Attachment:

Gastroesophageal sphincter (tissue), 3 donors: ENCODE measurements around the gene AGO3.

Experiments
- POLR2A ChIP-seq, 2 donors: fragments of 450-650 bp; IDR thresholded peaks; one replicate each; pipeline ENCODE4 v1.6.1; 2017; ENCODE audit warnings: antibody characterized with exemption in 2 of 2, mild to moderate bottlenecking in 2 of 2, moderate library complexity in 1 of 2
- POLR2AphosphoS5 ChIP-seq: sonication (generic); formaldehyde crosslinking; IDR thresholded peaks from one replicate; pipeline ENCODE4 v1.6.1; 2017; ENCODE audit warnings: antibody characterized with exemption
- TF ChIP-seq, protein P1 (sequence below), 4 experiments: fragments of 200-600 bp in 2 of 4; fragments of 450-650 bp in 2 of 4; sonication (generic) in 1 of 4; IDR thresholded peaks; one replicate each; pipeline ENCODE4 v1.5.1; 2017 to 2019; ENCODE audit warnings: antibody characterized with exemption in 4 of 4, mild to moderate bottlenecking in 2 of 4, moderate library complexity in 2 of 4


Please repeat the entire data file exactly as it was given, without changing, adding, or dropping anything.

Gastroesophageal sphincter (tissue), 3 donors: ENCODE measurements around the gene AGO3.

Experiments
- POLR2A ChIP-seq, 2 donors: fragments of 450-650 bp; IDR thresholded peaks; one replicate each; pipeline ENCODE4 v1.6.1; 2017; ENCODE audit warnings: antibody characterized with exemption in 2 of 2, mild to moderate bottlenecking in 2 of 2, moderate library complexity in 1 of 2
- POLR2AphosphoS5 ChIP-seq: sonication (generic); formaldehyde crosslinking; IDR thresholded peaks from one replicate; pipeline ENCODE4 v1.6.1; 2017; ENCODE audit warnings: antibody characterized with exemption
- TF ChIP-seq, protein P1 (sequence below), 4 experiments: fragments of 200-600 bp in 2 of 4; fragments of 450-650 bp in 2 of 4; sonication (generic) in 1 of 4; IDR thresholded peaks; one replicate each; pipeline ENCODE4 v1.5.1; 2017 to 2019; ENCODE audit warnings: antibody characterized with exemption in 4 of 4, mild to moderate bottlenecking in 2 of 4, moderate library complexity in 2 of 4